Tuesday, September 24, 2013

Agile SOA in the Digital Economy

Are you and your enterprise a prisoner of the past? I don’t mean legacy applications and technologies, I mean today’s business processes and applications. I work with many different enterprises and what’s common to the great majority is the centrality of business processes and applications, and the difficulty in evolving these existing solutions.

Actually I am frequently amazed at the understanding of many business managers. I marvel at how they use the lingua franca of their applications to describe their business. I will readily admit that when I first meet someone like this it’s a bit scary, because their vocabulary is like a foreign language. But frequently I find that it’s also a foreign language to their colleagues and it represents a rather primitive form of power play! Believe me. And that vocabulary of course often pervades the business process also. But the even scarier thing is that these organizations don’t realize they are locked into yesterday; or looking in the rear view mirror is you prefer. And just like Fred Brooks mythical beasts, struggling against the grip of the tar pits [1], they will eventually be overwhelmed by the complexity and their inability to change. Yes they may be delivering Cloud based Web and mobile applications to their customers, but are they just adding to the inherent business complexity?

I observe smart, successful companies making major mistakes as they enter the digital economy. First they set up an eServices project or division. This is treated as an innovation center and separated from the core business, in order to get to market quickly. But of course when they get to market the new products don’t integrate with the core business. Sure there’s application and service integration, anyone can patch old and new together at that level; but what about the way the business works; the business model and the vocabulary used, the opportunities for channel switching, and the development of distinctive sales and customer support systems and internal and external company culture that transcends the technology channels. And the ability to evolve the old and new in a way that they complement each other?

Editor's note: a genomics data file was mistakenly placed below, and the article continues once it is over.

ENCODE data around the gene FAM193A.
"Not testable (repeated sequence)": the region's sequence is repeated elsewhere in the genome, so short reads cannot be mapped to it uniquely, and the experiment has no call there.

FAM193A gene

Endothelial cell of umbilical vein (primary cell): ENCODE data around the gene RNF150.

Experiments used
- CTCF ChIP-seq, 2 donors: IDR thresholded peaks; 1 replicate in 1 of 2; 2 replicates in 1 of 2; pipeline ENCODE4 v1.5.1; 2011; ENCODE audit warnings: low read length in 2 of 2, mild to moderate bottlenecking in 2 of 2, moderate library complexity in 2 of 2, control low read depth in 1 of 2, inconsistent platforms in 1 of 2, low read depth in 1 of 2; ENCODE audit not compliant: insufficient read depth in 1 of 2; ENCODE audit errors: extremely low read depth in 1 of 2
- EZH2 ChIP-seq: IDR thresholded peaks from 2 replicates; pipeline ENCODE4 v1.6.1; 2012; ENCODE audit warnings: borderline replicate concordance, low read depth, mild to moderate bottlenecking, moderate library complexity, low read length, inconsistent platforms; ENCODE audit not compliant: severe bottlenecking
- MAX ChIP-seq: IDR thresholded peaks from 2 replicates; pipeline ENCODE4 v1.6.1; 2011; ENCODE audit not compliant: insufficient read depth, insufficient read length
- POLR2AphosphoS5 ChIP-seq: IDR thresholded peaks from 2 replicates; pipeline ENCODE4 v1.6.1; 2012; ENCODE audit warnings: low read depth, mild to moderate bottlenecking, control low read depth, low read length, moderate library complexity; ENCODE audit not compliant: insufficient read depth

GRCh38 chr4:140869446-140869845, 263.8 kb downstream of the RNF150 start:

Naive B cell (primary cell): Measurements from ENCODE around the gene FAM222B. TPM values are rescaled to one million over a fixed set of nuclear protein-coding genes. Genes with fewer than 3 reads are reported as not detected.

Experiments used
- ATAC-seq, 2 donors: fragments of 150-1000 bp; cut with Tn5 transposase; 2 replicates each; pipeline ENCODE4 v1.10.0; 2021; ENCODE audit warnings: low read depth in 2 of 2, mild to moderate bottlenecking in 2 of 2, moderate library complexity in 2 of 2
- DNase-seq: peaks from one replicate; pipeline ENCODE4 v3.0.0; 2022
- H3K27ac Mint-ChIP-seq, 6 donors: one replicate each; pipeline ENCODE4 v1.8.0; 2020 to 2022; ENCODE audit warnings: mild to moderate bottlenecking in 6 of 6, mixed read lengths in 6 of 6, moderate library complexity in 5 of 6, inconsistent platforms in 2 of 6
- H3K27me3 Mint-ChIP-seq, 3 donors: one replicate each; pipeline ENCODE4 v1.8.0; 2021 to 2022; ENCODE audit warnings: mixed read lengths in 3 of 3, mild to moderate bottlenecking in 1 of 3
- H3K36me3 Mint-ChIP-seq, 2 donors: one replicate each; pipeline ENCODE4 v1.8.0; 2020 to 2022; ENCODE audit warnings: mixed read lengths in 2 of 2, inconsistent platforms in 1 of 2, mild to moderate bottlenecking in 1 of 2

This problem is visible in the decreasing agility of organizations. Many have adopted Agile development but, and I say this as a certified Scrum Master, how many Agile projects think about the vocabulary and integrated business model issue? Yes Agile projects generally deliver faster, better and cheaper, but are they basically adding to the size and eventual grip of the tar pit? Just getting there faster!

In the digital economy enterprises must turn themselves inside-out! Expose their core business capabilities as services through multiple, interconnected channels for internal and external use. Today’s SOA best practice is primarily inwards looking. What’s required is a new form of business model that details the new world from the customers’ perspective. And this needs to be reflected in the way the business operates internally also.

The new business model needs to be a radical departure from de facto practices in business architecture, enterprise architecture or business requirements. And it needs to be developed to govern Agile development projects. Key characteristics include:
- A service oriented business model that transcends business and IT.
- Understandable by all stakeholders
- Owned by the business.
- All enterprise capabilities are (eventually) published as externalized business services and supported by common software services
- Implementation independent models
- Developed as part of an Agile process – initial scoping sprint, followed by drill down modeling sprints by domain and or capability; delivering just sufficient detail to charter Agile delivery projects.


[1] The Mythical Man-Month, Fred Brooks, 1972

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